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Wellington Notes.

PERSONAL AND OTHERWISE. (From a Correspondent). The members of the Special Committee, who were appointed by the other members of the House to investigate the grievances of the railway men, and drew up the memorandum presented to the Premier on the subject, were Messrs 11. G. Ed (Christchurch), d. A. Hanan (Invercargill), T. K. Sidey (('aversham), d. T. M. Hornsby ( Wairarapa), and E. Lawry (Auckland)., In Wellington State coal is sold at 29s per ton. The Department uses a large steam waggon for delivering the orders. The Parliamentary library is a very handsome and commodious building. The total number of books in the library is now over 61,000. Ihe legal section is to be silengthentd by the addition of a number of lawbooks selected by Mr Hanan, M.H .R. Mr Wm. Timpany (of Timpany Bros l ., sawmillers), is on a visit to Wellington. Mr Hornsby M.H.R.. was not present at the deputation of members to the Minister of Railways in regard to the claims of the railway men. The Maori representatives (Messrs A. Rata, L.L.8., Hone Hoke, T- Parata. H. Kihau) are members of the English church. Messrs Rata and Tleke are highly educated, and are polished and cultured speakers. The Native Minister (a half-caste) is declared to be-the orator of the House. It is proposed to bring the mechanics and others in the railway workshops of the colony under the Conciliation and Arbitration Court. A vote of the men concerned is to he taken on the question. The proposal is a good one, and will be carried. As there art no outside occupations to correspond * with surlaoanen, guards, engine-drivers, etc.. in, the railway service which would lorm a basis for current wages for the Court to draw comparisons from, it is considered a workable and desirable proposal to bring only mechanics and others employed in the workshops under the Act. The new Opposition paper in Wellington (The Dominion) has not yet made its appearance. Mr Michael PTain. the contractor, is making good progress with the addition to the Parliaments y Build ings. Boot importers and local manufacturers have on view in the Parliamentary Buildings samples of their respective goads, with prices, foi inspection of members. It is said that the question of payment of allowances and travelling expenses to Government servants is to be searching!,y inquired into. Stricter regulations are being urged. The Treasury, or Government Buildings, Wellington, is the hugest wooden structure in the world. Mr Tnder, solicitor, Gore, is at present in Wellington. _ The Land Agents and all other bills (excepting local public measures), fathered by private members, are considered dead for the rest of the session, Government business now taking precedence. Members desiring to ‘give special prominence to any question, grievance or reform, adopt the form. of putting a question on the Order Paper addressed to a Minister from whom a direct reply is elicited. New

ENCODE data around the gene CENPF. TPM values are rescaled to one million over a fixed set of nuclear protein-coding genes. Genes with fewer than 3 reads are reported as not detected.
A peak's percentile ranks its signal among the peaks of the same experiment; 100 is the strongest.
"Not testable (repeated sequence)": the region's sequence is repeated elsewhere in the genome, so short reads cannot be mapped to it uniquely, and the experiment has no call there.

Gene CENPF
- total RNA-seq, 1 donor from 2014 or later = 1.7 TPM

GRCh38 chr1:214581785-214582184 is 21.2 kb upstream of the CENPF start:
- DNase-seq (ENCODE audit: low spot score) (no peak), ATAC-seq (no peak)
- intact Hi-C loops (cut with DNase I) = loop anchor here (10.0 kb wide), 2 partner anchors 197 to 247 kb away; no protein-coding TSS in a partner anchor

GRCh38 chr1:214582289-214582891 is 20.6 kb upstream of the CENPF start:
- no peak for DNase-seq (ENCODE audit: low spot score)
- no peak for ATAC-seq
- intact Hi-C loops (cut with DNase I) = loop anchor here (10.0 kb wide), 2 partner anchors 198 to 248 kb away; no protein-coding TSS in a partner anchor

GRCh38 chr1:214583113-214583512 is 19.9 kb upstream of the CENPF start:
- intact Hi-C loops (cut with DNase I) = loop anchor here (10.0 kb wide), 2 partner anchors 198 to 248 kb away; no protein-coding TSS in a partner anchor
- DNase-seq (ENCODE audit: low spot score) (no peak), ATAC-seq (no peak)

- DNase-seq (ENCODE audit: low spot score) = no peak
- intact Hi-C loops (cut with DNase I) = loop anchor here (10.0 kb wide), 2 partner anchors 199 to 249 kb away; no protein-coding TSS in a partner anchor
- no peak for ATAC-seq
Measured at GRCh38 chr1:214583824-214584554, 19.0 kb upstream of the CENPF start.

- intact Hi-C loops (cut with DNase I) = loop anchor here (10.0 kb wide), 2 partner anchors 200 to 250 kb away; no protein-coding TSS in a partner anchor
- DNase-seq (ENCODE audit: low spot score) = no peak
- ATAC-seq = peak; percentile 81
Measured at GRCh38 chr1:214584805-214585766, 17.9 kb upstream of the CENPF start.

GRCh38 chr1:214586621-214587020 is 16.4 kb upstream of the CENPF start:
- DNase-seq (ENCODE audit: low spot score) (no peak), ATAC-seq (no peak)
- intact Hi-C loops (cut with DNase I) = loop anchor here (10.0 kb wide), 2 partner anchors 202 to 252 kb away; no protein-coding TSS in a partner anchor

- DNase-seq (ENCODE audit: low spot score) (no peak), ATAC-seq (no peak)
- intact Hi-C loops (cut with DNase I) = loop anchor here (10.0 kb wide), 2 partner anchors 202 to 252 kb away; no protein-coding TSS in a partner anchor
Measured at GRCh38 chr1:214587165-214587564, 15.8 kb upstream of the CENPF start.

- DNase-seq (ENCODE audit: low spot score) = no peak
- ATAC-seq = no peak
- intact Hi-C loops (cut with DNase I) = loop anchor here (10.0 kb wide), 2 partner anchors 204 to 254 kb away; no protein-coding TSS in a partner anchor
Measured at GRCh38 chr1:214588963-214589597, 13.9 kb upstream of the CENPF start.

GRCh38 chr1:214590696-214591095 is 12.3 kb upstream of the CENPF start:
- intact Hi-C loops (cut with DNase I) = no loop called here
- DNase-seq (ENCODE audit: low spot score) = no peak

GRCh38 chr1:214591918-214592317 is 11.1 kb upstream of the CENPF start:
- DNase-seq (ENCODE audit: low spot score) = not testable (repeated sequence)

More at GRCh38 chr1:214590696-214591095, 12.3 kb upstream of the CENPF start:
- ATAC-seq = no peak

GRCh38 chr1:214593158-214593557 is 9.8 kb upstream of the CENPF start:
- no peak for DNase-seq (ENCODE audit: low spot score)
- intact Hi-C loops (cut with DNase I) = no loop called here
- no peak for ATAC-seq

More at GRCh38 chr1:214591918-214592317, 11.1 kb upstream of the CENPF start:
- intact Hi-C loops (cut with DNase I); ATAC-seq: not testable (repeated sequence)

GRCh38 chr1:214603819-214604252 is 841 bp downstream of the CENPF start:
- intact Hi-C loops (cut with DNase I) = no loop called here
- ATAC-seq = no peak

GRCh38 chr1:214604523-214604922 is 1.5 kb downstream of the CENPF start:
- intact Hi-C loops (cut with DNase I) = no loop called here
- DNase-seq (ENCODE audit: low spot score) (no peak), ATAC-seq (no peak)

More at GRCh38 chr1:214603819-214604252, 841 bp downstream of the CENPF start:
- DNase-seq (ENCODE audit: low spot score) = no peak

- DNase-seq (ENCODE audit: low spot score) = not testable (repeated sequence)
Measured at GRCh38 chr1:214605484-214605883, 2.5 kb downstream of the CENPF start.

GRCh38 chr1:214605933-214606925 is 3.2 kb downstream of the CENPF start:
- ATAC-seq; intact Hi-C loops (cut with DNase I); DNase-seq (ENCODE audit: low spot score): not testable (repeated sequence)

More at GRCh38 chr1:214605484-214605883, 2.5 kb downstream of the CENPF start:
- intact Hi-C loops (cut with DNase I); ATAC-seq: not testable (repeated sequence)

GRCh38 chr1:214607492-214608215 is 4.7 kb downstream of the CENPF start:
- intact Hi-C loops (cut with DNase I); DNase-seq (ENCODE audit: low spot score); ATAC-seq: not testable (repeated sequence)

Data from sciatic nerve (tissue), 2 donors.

members find considerable difficulty in mastering the forms and rides of the idouso. 'They are little usj for three years. Members of Parliament, it is said, each receive on the average SO letters per week from constituents and others. "Lady Wart! gave an “At at Awarua House, to • Members wives on Monday last. The Governor gave a dinner to Members last Saturday night. 'The Quackeries Prevention Bill is being strongly supported -by the medical profession in Wellington. The leading doctors are giving evidence before the Council. A striking case, and one showing' the value to the original holder of a leasehold Government, section, comes from the Aorangi SettlementOne section of this, facing the Ormi a (River, about 150 acres in extent, did not attract a single applicant when balloted for, but subsequently it w a s taken up at about ,12s Od per acre. The holder sold his goodwill the other day at. A 22 per acre. These instances, it. is declared, are typical of the advance in land values in general in the district. Some country newspapers are discussing the conduct of the townsman •(but more particularly the townswoman) who spends his or Iter money in the cities when goods may be obtained. as cheaply at their doors. A Taranaki woman gives an instance of a woman who imported goads from Auckland at 8s Od per yard and which were sold locally at 2s 9d. The largest degree of immunity Maoris, for whom the proportion is about one- in 1400, whereas the New New Zealand-Horn white population ■furnish more than twice that proportion, one in 000. Of that part of the population that came from elsewhere the proportion is one' in 180. Our settlers of English nativity have one insane person in, 110 ; our Scotch settlers one to 128 ; and our Irish, one to OB ; and it is interesting to note that the relatively high rate of insanity among ' those of Irish nativity is borne out by the statistics of the. United States.

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Wellington Notes., Southern Cross, Volume 15, Issue 19, 24 August 1907

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Wellington Notes. Southern Cross, Volume 15, Issue 19, 24 August 1907

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